The article mentions safety and privacy but doesn't mention the opportunity for litigation and blame when recording the exact speed at the moment of impact.
General Motors will begin installing new sensors and communications systems into vehicles next year that could save lives but will surely raise privacy concerns.
AACN is one of the car industry's most high-profile attempts to use telematics, the emerging field of dashboard-embedded communication devices, to help emergency dispatchers better understand the nature of an accident and determine what equipment or
procedures medics might need to administer.
But privacy advocates and attorneys question whether the powerful system could become an agent for continual surveillance. Although drivers must agree to have the hardware installed and must pay $16.95 (£10) per month for service, privacy advocates
worry that the data GM collects could fall into the hands of third parties that range from police or government agents to research firms trying to track consumer habits.
Lee Tien, a senior staff attorney for the Electronic Frontier Foundation, applauded GM for its effort to reduce car-related casualties. But he also said the technology could fall victim to "function creep" -- eventually morphing into a 24-hour
surveillance system for authorities. This represents a very significant opportunity to track people in their cars. I'd be concerned not only that GM could have to turn in historical data it has collected under a court order or subpoena, but also
whether eventually cops could use this technology to tap into a car's signal in real time.
GM executives insist that lawyers have carefully vetted AACN and they're betting that safety advantages will trump privacy issues for most consumers. In the 2006 model year, GM will provide it as a standard feature or option on all of its models.
GM, which provides OnStar service for Lexus, Acura, Audi and Subaru brands, will also offer AACN to other manufacturers as an option or standard feature.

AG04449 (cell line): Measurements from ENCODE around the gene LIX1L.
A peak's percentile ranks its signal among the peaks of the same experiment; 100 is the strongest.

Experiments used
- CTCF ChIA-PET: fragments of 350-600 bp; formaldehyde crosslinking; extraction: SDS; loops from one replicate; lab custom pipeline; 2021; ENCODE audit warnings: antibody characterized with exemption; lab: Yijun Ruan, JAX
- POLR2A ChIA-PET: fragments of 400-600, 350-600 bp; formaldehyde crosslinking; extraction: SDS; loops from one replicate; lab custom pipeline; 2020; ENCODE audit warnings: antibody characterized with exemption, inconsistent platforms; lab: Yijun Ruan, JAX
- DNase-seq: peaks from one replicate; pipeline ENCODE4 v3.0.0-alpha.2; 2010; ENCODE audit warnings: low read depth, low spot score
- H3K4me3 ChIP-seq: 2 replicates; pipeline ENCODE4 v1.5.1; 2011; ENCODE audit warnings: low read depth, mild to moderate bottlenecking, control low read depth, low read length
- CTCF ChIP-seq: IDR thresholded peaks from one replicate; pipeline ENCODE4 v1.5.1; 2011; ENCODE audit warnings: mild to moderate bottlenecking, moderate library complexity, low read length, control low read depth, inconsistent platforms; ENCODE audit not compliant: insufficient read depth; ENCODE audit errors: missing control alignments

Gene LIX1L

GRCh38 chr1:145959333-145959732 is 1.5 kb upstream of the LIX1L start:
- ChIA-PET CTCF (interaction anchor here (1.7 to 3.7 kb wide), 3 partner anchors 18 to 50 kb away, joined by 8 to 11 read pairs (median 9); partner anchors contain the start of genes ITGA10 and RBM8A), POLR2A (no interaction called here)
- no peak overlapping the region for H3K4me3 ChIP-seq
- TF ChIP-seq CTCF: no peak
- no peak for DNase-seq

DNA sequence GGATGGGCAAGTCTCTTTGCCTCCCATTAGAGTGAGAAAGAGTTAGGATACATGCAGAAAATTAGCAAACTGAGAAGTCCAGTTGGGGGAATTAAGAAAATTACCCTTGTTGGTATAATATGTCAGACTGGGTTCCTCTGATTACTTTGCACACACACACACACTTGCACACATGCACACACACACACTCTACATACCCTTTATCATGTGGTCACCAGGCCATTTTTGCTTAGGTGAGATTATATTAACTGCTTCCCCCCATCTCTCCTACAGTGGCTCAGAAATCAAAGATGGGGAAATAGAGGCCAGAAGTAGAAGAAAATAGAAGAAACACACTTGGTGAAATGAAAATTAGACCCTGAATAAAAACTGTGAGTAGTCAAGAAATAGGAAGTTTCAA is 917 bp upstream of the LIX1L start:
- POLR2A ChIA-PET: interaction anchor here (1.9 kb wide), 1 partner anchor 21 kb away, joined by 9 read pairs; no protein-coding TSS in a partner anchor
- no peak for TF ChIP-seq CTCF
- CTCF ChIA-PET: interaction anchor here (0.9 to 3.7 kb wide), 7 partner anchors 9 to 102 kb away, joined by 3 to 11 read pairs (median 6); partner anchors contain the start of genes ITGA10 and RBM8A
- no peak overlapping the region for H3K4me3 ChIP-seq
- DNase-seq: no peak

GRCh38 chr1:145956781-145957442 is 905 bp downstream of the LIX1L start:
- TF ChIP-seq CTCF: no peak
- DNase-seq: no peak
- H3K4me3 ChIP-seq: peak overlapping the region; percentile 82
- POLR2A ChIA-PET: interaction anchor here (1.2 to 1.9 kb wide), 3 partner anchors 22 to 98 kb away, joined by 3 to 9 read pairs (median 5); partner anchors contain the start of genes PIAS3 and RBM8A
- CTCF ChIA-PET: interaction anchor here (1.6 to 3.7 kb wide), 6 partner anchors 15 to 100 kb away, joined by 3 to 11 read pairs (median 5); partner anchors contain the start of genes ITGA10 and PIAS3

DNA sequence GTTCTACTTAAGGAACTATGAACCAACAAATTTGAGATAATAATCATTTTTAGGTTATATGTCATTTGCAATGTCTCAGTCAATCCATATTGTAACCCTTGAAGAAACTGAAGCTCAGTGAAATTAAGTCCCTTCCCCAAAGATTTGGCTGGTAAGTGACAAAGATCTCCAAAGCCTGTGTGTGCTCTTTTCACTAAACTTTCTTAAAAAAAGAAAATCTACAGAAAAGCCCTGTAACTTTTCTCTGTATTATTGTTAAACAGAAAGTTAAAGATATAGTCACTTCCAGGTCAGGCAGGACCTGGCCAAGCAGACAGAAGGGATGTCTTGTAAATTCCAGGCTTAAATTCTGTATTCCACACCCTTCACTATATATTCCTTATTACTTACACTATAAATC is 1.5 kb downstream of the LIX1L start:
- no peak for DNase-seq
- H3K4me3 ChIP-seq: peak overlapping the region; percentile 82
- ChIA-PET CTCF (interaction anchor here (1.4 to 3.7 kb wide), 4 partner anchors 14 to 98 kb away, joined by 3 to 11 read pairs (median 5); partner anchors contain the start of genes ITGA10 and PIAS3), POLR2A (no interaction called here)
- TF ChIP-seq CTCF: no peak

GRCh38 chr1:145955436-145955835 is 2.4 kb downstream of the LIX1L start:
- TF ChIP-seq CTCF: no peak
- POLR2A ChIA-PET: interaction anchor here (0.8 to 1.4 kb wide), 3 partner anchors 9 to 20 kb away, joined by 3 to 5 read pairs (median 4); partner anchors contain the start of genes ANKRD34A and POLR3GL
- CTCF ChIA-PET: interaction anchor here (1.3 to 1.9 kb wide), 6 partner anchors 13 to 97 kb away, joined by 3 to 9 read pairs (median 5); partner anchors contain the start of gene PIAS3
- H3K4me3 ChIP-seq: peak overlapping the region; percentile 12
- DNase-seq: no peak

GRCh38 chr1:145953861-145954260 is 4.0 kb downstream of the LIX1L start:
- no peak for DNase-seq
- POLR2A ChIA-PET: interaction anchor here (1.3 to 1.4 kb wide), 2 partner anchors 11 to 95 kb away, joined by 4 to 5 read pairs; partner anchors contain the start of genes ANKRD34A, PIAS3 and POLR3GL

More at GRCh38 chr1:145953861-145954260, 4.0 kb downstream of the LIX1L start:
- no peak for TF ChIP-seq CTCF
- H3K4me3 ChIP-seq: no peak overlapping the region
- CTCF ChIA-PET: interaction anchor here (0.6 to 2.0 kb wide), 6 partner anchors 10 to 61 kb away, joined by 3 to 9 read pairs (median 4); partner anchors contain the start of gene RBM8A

The technology hinges on a small computer embedded in the dashboard between the driver and passenger seats and called the Sensing Diagnostic Module -- what GM engineers call the "brains" behind AACN.
SDM receives input from other sensors throughout the vehicle, including those in side panels, seats and the engine area. It also records the number of occupants in the car at any given time, the vehicle's speed and the region of the vehicle that may
have been hit.
In case of an accident, the SDM crunches an algorithm to determine the severity of impact, using a standard scale developed by the National Highway Traffic Safety Administration. The SDM then relays that information to an OnStar adviser, who may
then phone an emergency medical technician, local hospital or 911 dispatcher.
A dispatcher might also warn medics that one or more occupants were children, who often require different-sized clamps or paddles in emergency procedures. Most new vehicles already have so-called suppression sensors in the seats to determine the
weight of the occupants, chiefly to shield smaller occupants from the full force of an airbag release. In GM vehicles, people less than 90 pounds are considered to be children, and passengers more than 90 pounds are considered as adults.
Although few people doubt GM's intentions to help save lives, privacy advocates say the technology could have negative consequences. Lawyers say AACN could spark a number of interesting legal debates.
For instance, could a crash victim get the data to prove that he or she was driving within the speed limit -- but that the person who struck the car was driving too fast? If the data showed that a person frequently parked the car outside bars or off
licences, then drove away at extreme speeds or swerved erratically, could that person be accused of drink-driving -- even if that person wasn't stopped by the police at the time?
David Sobel, general council for the Washington-based Electronic Privacy Information Centre, also had concerns about the nature of AACN registration. The feature is one of many services offered by OnStar, including automated stock quotes, driving
directions and concierge services for ticket buying and restaurant reservations. Sobel said many people might opt for AACN because of safety perks but not be aware of the tracking function. Many people are likely to give consent in case of an
accident, but the point is to make sure that the driver understands what data is being collected, what triggers the data collection and where it's reported.
GM executives said Wednesday they have no intention of selling the data collected by OnStar, or using it for nonemergency purposes. But Lange acknowledged that the data could leave GM if the company were subpoenaed. We do not release any
information we collect, absent a direct, written authorization with the owner or some kind of court order to which we must respondBut privacy and integrity is very important to us .